Gazan’s are only getting 2 hours of electricity out of every 24 hours.
Gaza based blogger Mohammed Omer is hard at work describing the hardships endured by the ultimate victims of this war, the civilians of Gaza.
Not exactly innocent victims, seeing as, back in 2006, they voted in the very people provoking this war. Of course, no one has asked them to vote again since.
Access to normal levels of electricity has been reduced every year since 2006, reports Omer. That year, Israeli warships hit Gaza’s only power plant, which used to service the Gaza Strip at almost full capacity.
These days, under Israel’s military offensive by land, sea and air, the Gaza Strip is left with only 2 hours of electricity at the max, writes Omer. Some areas have not had any electricity at all for the past 48 hours.
“There’s not much we can do in 2 hours. How do we do the laundry, connect the water generator, charge our cell-phones to contact family and friends who may be sick or worse, or check for news on TV, or do simple kitchen chores?” says Gaza resident Umm Mohammed.
On Friday, Gaza’s Electricity Distribution Company announced that Israel refused to allow electricity to be accessed by Gaza, meaning outages are up to 90%, reports Omer.
What Omer fails to acknowledge, possibly because no one told him, is the much reported fact that it was a Hamas rocket that took down a major high wire connection at Kissufim, near the Gaza border, following which the Israeli Electric Company refused to risk the lives of its technical crews to fix the problem.
On July 13, Israeli Prime Minister Benjamin Netanyahu and Infrastructure Minister Silvan Shalom instructed the Israel Electric Company not to endanger its employees by repairing the lines while the threat of rocket attacks from Gaza remains.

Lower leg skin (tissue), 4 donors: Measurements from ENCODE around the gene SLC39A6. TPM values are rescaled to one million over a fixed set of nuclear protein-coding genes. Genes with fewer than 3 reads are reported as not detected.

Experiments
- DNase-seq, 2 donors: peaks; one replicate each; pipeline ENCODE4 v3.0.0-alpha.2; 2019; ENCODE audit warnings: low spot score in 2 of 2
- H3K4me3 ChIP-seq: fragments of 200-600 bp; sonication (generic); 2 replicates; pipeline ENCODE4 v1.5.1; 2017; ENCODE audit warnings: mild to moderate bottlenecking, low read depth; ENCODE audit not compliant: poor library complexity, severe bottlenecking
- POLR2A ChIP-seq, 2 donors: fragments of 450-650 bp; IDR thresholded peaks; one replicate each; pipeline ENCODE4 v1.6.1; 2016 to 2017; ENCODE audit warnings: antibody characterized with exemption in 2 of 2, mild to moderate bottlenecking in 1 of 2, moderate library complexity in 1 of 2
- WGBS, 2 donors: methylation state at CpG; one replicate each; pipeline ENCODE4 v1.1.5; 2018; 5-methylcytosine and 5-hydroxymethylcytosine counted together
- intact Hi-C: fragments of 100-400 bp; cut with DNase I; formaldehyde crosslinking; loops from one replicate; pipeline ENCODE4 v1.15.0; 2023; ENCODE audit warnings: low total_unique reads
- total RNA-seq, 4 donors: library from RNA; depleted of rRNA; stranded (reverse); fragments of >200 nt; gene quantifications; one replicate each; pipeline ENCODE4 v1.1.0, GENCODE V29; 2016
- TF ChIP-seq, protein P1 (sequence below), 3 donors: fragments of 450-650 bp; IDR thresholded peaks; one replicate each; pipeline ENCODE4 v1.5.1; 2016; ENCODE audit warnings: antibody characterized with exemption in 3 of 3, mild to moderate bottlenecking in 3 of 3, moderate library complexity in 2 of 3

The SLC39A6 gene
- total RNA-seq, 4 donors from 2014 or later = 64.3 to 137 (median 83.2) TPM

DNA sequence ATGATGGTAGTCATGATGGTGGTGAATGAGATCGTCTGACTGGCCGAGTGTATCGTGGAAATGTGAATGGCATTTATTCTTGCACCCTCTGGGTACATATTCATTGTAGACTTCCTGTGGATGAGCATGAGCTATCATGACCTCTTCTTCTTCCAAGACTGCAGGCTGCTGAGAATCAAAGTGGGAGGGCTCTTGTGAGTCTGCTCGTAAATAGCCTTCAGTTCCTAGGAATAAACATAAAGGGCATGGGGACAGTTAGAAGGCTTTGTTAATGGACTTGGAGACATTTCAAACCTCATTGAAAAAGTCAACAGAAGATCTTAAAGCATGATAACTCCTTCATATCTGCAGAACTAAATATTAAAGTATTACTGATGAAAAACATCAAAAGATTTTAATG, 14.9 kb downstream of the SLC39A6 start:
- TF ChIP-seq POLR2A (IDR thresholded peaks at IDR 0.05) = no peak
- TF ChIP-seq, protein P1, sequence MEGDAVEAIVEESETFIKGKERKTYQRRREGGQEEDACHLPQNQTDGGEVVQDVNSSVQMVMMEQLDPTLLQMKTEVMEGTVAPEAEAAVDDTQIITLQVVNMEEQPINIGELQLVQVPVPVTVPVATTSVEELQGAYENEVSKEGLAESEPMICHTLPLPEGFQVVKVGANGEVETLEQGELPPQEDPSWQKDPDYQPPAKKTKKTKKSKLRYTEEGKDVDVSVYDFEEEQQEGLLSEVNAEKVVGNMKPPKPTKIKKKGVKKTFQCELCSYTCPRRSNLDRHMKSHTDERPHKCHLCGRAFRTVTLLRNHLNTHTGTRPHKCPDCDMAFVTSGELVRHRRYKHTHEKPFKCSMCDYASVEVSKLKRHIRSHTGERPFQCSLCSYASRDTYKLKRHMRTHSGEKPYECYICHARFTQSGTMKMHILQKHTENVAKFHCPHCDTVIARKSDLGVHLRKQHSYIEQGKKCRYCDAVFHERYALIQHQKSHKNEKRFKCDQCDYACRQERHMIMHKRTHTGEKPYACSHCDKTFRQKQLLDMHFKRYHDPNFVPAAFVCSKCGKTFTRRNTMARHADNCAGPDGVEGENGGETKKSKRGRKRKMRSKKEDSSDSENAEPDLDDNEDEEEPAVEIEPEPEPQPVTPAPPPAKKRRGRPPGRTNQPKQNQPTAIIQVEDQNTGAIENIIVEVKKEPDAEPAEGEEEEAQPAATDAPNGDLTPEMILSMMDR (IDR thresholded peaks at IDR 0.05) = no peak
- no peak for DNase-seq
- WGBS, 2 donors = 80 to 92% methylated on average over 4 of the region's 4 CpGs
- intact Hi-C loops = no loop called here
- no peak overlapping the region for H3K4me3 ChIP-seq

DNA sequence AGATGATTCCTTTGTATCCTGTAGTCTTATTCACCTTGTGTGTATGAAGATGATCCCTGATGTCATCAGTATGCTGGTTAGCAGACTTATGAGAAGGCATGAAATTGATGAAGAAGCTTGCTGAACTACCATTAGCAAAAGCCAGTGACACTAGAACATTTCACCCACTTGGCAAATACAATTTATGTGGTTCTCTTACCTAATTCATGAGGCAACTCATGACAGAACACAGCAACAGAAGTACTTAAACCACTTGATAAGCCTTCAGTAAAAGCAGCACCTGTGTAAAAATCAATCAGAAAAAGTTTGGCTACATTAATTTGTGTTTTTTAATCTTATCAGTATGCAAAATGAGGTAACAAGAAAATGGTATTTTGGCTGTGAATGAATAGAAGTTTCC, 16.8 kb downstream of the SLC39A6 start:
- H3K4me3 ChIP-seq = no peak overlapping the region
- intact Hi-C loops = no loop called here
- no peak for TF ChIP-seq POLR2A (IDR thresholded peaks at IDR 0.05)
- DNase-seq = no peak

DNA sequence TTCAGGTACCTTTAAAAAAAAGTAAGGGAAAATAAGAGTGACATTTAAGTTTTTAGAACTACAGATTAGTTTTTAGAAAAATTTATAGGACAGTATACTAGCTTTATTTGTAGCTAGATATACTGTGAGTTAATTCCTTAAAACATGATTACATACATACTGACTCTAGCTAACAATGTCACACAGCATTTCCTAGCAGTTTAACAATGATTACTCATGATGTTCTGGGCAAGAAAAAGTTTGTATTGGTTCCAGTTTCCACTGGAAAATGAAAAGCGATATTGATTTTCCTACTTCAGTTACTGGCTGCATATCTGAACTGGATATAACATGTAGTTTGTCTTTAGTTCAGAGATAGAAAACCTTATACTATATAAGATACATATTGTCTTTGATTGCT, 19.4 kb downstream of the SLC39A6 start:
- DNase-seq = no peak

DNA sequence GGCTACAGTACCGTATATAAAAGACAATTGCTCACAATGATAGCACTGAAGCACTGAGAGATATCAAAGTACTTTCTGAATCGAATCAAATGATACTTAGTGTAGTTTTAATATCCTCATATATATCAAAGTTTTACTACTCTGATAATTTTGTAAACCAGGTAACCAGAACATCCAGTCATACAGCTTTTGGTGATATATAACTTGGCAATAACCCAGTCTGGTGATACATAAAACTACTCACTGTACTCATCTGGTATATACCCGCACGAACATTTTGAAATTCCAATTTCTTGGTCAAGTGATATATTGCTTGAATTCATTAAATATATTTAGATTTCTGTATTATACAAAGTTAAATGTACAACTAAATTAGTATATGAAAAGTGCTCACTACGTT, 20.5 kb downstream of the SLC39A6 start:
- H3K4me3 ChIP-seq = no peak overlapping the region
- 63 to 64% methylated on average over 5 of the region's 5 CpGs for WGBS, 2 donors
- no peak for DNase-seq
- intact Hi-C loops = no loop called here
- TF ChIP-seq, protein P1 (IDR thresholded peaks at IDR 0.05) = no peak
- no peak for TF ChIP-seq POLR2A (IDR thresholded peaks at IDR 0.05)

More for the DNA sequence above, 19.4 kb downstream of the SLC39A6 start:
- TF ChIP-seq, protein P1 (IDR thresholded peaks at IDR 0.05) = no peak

“The power company plans to remedy the problem, ” Israel Electric said in a statement. “However, in view of the security situation and the great danger faced by employees by making the repair under fire, the error will be corrected as soon as we possibly can in terms of security.”
Gaza has never experienced such levels of power shortage in previous wars, say Gaza’s electric company officials.
Jamal Al Dardsawi, public relations director of the Gaza electric company, says that Israel has started to gradually cut supplies to Gaza from its Israeli companies, where the Gaza company is a client.
According to Al Dardsawi, 13 electricity lines have been badly damaged by either Israel’s continuous air strikes or artillery shelling, within the past 24 hours alone.
No mention of Hamas rockets.
Dardsawi complained that Israel is refusing to let his own company workers repair the damaged lines, even to just relieve some of the darkness across the Gaza Strip.
This is because the power tower that was downed by Hamas happens to be in Israel’s territory. Presumably a ceasefire must be in place before repair crews are permitted to roam about on either side of the border.
“The electricity company is bordering on total shutdown with Israel constantly and deliberately bombing domestic power lines, ” Dardsawi points the finger in only one direction.
Gaza requires 360 megawatts, according to Omer, to cover the needs of 1.8 million Palestinians living in Gaza.
Gaza buys its electricity from three sources: Israeli lines providing 120 megawatts, Egypt’s lines 28 megawatts and Gaza’s power plant between 40-60 megawatts.
On Thursday, Israel closed the Kerem Shalom Crossing, which is the only access for industrial fuel into Gaza. It was heavily targeted by Hamas rockets. Also, Hamas terror tunnels were discovered to open into the same area.
The Gaza electric company will not be able to produce the remaining 40-60 megawatts it has provided to date.
The Hamas Interior Ministry stated that they are in contact with the International Committee for the Red Cross, to try and secure workers who would fix the broken lines. It is possible that the humanitarian organization is also reluctant to lose employees to Hamas rocket launches and Israeli return fire.
Several services workers have already been killed and injured, Omer reports.